Pharmacy Director’s Race, Religion, National Origin Discrimination Claims Properly Dismissed; Article 78 Proceeding Unsuccessful

From Matter of Khan v. N.Y. City Health & Hosps. Corp., 144 A.D.3d 600 (N.Y. App. Div. 1st Dept. Nov. 29, 2016):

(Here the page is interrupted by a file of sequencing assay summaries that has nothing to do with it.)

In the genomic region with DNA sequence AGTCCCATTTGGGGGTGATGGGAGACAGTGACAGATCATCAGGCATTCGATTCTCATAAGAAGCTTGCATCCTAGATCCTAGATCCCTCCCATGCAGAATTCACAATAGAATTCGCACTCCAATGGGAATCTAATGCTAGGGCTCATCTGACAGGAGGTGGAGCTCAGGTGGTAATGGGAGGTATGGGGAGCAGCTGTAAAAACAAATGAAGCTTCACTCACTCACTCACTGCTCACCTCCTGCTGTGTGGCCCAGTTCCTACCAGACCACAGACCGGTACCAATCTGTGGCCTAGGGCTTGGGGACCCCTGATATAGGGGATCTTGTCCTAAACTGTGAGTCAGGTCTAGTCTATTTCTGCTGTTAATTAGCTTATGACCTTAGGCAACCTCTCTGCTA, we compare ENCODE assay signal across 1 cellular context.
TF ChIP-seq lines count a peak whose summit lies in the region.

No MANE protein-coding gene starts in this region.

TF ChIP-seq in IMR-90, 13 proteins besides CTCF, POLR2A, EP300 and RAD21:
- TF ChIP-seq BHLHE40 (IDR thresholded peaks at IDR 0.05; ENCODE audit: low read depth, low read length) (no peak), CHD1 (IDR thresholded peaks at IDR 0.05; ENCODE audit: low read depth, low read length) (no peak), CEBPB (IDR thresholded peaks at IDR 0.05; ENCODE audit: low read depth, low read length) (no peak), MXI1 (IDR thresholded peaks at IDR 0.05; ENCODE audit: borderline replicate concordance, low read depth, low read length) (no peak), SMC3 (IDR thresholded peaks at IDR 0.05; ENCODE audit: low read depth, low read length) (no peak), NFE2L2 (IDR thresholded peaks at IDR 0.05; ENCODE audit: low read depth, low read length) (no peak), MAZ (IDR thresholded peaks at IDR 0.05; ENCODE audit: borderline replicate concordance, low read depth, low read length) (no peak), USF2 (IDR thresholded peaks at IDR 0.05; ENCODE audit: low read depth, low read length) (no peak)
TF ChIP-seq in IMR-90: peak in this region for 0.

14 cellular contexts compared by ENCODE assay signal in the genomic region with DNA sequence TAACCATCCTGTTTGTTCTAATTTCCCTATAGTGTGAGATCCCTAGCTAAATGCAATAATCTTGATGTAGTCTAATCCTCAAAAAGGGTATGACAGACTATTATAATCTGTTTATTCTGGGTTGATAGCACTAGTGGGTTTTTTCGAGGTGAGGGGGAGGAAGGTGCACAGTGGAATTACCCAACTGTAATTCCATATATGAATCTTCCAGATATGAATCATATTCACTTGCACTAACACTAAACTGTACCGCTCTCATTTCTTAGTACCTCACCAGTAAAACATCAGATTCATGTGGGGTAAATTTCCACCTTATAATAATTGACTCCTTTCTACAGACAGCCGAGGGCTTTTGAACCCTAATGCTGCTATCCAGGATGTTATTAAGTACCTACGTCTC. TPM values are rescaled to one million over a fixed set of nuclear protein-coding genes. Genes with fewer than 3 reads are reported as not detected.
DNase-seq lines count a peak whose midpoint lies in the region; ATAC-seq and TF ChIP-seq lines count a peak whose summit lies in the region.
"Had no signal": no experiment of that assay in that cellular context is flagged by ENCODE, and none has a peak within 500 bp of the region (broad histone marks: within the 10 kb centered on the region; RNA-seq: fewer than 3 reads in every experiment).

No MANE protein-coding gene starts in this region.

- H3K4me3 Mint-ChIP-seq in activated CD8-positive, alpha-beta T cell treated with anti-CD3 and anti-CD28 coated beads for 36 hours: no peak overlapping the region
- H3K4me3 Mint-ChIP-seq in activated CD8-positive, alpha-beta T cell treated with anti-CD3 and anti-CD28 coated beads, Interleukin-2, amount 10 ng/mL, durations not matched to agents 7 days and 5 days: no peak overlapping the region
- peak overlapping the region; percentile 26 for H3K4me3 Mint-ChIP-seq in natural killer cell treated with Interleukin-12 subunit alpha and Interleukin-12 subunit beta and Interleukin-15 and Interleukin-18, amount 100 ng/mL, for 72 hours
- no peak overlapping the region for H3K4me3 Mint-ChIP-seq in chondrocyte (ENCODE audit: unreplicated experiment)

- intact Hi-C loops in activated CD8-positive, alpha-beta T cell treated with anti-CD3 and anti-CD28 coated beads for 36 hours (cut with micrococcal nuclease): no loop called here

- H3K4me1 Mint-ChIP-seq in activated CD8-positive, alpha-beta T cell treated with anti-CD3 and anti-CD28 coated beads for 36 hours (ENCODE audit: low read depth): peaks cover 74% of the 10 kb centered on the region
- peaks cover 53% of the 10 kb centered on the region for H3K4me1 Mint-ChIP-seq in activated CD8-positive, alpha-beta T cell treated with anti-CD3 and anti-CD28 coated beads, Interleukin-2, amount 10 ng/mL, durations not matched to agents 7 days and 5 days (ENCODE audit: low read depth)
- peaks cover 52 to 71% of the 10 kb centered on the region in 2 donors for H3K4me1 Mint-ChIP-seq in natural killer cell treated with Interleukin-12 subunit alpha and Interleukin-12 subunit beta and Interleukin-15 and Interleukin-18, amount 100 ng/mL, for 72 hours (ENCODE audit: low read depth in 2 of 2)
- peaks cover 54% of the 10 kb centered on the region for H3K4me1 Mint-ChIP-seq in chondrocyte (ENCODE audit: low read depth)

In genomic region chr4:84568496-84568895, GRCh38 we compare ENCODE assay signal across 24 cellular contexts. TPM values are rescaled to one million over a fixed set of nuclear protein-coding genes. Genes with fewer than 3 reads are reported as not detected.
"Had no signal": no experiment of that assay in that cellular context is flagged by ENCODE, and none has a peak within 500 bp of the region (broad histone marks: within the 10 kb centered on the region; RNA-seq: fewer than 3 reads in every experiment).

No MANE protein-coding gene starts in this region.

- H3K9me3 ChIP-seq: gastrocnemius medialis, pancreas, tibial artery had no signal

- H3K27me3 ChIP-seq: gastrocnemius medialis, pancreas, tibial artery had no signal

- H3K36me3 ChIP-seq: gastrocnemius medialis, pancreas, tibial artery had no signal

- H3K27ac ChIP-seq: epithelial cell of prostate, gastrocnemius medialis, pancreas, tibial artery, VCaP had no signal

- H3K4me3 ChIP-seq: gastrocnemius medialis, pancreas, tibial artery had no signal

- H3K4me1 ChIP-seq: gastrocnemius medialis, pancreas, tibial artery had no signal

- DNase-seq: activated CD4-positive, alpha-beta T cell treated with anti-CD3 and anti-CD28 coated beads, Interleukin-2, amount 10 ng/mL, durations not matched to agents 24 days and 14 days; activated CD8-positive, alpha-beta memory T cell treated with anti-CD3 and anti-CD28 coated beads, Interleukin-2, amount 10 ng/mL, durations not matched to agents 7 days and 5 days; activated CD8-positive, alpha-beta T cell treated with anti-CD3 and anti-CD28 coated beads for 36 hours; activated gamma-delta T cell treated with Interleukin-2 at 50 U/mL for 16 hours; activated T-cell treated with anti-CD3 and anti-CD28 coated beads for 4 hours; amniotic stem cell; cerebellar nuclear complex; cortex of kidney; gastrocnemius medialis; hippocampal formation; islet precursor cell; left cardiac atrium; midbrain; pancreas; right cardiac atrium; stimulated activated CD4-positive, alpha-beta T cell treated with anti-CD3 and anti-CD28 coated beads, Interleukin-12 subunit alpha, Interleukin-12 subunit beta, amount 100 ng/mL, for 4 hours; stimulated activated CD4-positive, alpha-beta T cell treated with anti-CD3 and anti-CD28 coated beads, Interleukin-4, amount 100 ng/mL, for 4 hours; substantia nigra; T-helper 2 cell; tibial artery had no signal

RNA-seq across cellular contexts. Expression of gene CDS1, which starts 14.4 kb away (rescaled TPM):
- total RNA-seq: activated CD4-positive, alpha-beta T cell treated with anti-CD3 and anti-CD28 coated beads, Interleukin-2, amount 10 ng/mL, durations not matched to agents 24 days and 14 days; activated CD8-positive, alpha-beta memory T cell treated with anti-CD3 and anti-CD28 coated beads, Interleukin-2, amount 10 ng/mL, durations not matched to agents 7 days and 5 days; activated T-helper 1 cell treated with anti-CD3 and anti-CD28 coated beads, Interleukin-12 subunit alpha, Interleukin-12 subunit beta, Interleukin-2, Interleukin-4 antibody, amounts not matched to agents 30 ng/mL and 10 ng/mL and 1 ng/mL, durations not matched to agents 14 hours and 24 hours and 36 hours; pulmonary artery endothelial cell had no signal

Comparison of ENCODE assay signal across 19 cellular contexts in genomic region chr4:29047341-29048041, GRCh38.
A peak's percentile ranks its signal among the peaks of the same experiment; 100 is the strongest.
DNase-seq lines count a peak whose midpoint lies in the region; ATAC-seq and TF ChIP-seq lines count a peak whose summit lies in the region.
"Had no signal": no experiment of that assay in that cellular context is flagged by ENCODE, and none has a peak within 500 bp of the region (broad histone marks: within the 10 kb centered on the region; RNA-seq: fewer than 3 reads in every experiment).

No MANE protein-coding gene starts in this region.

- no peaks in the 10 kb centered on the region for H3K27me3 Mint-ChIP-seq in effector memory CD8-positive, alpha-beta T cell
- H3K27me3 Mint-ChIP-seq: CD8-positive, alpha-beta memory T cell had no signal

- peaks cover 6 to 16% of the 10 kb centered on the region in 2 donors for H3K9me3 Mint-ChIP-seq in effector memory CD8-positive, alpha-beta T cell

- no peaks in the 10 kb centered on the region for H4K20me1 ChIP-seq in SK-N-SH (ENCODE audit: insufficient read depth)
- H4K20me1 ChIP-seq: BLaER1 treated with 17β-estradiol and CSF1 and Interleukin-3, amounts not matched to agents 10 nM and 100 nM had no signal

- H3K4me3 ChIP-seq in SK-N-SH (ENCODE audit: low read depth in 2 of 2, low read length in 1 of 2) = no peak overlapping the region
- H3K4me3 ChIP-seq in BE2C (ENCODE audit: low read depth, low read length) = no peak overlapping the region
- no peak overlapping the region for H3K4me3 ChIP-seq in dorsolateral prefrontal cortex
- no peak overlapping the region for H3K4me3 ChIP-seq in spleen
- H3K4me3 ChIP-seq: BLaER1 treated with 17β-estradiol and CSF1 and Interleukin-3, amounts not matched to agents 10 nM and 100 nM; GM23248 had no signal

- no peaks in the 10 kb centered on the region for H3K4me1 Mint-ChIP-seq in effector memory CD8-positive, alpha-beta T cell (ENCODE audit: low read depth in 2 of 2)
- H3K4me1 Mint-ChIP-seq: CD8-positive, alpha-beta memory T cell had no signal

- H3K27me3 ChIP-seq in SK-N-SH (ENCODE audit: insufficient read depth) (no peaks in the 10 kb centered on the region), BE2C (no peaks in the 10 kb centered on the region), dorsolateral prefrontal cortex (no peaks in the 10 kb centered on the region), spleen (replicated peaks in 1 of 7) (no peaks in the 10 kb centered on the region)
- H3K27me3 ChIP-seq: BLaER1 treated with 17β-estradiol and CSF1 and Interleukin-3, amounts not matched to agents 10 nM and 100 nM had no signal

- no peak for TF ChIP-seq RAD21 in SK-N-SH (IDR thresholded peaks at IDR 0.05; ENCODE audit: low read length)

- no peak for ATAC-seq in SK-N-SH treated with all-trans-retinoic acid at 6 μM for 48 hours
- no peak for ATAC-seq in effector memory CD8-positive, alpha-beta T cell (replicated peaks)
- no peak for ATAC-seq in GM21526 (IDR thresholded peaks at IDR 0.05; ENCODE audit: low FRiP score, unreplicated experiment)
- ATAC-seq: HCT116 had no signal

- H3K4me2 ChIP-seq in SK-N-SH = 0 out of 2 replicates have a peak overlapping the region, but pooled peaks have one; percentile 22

The termination of petitioner’s appointment as Director of Pharmacy did not violate a constitutional or statutory provision or a policy established by decisional law (see Matter of Bergamini v. Manhattan & Bronx Surface Tr. Operating Auth., 62 N.Y.2d 897 [1984]; Matter of Stanziale v. Executive Dept., Off. of Gen. Servs., 55 N.Y.2d 735 [1981] ). In response to complaints from a number of his subordinates that petitioner favored employees of his own national origin, including his brother-in-law, giving them more favorable schedules and faster promotions, and discriminated against women and persons not of his own national origin, HHC conducted an investigation, which substantiated the complaints. Petitioner’s contentions notwithstanding, the investigation was not unduly abbreviated or one-sided; HHC’s investigating agent engaged in extensive interviews of departmental employees, including petitioner himself (cf. Tenenbaum v. State Div. of Human Rights, 50 A.D.2d 257, 259, 376 N.Y.S.2d 542 [1st Dept 1975] [“there were unresolved factual issues which could not be determined without according petitioner a complete and unequivocal right to be present at the preliminary conference” on his petition] ). Notably, during his interview with HHC’s agent and in a written response to HHC’s written inquiry, petitioner continued to falsely deny that he had any familial relationship with any HHC employee, although his brother-in-law was a member of his department.2 Petitioner failed to support his contention that he was discriminated against on account of his race, religion, and national origin with evidence of discriminatory animus on the part of any respondent. Nor did petitioner point to evidence that the investigation itself was a pretext for discrimination. Under settled law, the substantiated, nonpretextual complaints of petitioner’s subordinates comprise a legitimate, nondiscriminatory, nonretaliatory reason for his termination as Director of Pharmacy, and are fatal to the claims raised in the amended petition of unlawful discrimination and retaliation in violation of the New York State and City Human Rights Laws.

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